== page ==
Humfeld of Greentracks
Iquitos is the gateway for tourism on the upper Amazon. There are some excellent jungle lodges - varying from rustic to upscale - a few hours by boat away from Iquitos.
It is possible to take
riverboat trips from Iquitos to
the Pacaya Samiria National Reserve, a place that abounds with
wildlife, either on an upscale riverboat or on one of the two restored
rubber boom-era riverboats (now fitted with modern amenities). Closer to Iquitos, it is harder to find original jungle but there is still plenty to see (drone video farther down this page).
Iquitos, located on the
Amazon River in northeastern Peru, was originally one of
the numerous Indian settlements organized by the Jesuit missionaries in
the 16th century, and was known as San Pablo de Napeanos.
Its population dispersed, but a community was re-established around 1760. Since the majority of the population was Iquitos Indians it became known as the village of Iquitos.
In 1864, three years after President Ramon Castilla had established the Departamento de Loreto (State of Loreto) port facilities were built and this is generally considered as the founding date of Iquitos.
At the end of the nineteenth century Iquitos, along with Manaus, Brazil, prospered greatly from the exportation of rubber.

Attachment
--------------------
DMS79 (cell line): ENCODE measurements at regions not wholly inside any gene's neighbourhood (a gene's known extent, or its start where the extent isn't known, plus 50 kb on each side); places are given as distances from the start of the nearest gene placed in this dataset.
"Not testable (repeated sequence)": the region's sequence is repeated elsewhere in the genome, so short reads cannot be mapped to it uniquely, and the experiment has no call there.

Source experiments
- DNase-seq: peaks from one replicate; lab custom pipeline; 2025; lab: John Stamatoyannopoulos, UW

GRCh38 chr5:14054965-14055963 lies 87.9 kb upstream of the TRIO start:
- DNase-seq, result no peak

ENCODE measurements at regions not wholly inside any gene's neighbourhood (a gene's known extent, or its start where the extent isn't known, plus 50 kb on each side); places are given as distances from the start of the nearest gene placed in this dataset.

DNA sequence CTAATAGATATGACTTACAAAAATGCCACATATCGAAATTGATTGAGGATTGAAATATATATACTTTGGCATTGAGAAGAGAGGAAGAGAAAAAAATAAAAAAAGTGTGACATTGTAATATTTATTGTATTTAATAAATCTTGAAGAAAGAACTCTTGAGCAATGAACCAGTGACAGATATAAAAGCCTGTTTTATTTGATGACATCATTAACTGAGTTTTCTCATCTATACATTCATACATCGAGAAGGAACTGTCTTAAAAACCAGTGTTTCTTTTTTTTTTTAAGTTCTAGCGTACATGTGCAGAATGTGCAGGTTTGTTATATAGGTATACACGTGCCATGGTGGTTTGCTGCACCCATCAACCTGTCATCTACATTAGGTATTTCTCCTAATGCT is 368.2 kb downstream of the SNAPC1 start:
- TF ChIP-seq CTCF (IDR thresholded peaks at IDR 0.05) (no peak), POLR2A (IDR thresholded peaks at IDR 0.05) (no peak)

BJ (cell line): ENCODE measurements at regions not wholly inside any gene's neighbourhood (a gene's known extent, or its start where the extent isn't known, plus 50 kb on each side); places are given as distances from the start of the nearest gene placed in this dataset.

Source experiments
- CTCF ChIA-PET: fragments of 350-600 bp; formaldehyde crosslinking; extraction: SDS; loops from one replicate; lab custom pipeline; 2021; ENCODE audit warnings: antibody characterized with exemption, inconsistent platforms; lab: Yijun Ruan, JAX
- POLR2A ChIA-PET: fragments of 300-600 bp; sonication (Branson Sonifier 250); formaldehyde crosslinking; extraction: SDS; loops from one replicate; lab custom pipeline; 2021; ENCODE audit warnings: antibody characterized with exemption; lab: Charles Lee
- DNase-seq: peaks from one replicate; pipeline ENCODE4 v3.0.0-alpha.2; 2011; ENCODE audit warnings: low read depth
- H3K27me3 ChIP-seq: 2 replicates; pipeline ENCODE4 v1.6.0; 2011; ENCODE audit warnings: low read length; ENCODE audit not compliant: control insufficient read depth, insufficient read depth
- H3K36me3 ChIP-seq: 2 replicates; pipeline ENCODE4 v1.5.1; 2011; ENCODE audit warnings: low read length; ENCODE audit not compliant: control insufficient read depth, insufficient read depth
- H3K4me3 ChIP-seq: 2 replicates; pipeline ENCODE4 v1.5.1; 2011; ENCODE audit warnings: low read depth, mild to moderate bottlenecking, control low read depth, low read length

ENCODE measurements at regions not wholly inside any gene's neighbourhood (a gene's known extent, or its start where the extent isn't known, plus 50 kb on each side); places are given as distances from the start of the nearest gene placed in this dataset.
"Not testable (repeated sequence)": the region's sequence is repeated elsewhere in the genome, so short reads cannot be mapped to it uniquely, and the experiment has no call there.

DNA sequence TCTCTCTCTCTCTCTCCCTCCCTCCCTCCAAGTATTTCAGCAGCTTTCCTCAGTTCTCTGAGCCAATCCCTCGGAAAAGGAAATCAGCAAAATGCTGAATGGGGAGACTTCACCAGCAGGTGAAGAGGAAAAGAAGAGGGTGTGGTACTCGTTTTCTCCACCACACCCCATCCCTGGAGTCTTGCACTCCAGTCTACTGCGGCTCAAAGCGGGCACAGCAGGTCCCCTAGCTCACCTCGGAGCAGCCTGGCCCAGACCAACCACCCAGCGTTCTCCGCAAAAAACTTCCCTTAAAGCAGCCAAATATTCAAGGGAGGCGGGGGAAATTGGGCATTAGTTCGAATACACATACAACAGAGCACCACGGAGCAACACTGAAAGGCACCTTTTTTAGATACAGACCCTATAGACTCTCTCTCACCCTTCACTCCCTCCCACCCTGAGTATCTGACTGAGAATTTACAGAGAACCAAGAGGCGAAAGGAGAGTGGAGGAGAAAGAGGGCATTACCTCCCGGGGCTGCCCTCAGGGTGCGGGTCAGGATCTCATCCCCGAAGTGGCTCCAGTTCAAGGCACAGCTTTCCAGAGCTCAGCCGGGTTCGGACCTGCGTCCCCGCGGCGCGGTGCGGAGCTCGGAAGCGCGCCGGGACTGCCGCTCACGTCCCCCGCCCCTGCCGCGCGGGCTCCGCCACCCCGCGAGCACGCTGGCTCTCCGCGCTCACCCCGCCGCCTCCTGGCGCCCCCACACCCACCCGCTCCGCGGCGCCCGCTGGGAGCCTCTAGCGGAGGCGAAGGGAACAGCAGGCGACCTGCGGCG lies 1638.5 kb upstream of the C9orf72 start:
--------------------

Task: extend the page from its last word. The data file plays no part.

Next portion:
During this period of grandeur many fine buildings were erected, including the "Iron House" designed by Gustav Eiffel of Eiffel Tower fame, which was purchased at the Paris World's Fair by a rubber baron, disassembled and brought to Iquitos where it was re-assembled in 1886 and still stands on the Plaza de Armas.
The center piece of the
Plaza de Armas, the Iquitos Cathedral, was completed in
The Hotel Palacios was built from 1908-1912 and is one of many buildings faced with ceramic tiles imported from Italy and Portugal.
With the end of the Rubber Boom, around 1910, Iquitos fell into a deep decline, and it wasn't until the discovery of oil in the mid-twentieth century that Iquitos began to prosper again.
Today Iquitos has a
population around 400,000 and depends on exports of oil, wood, plant products, and tourism.
Article by Scott Humfeld, Iquitos Operations Manager for Greentracks, an ecotourism company that provides the finest nature and culture-oriented trips into tropical regions of Latin America.
Founded in 1992 by prominent tropical biologists, GreenTracks has delivered memorable adventures with expert guidance to thousands of vacationers. www.GreenTracks.com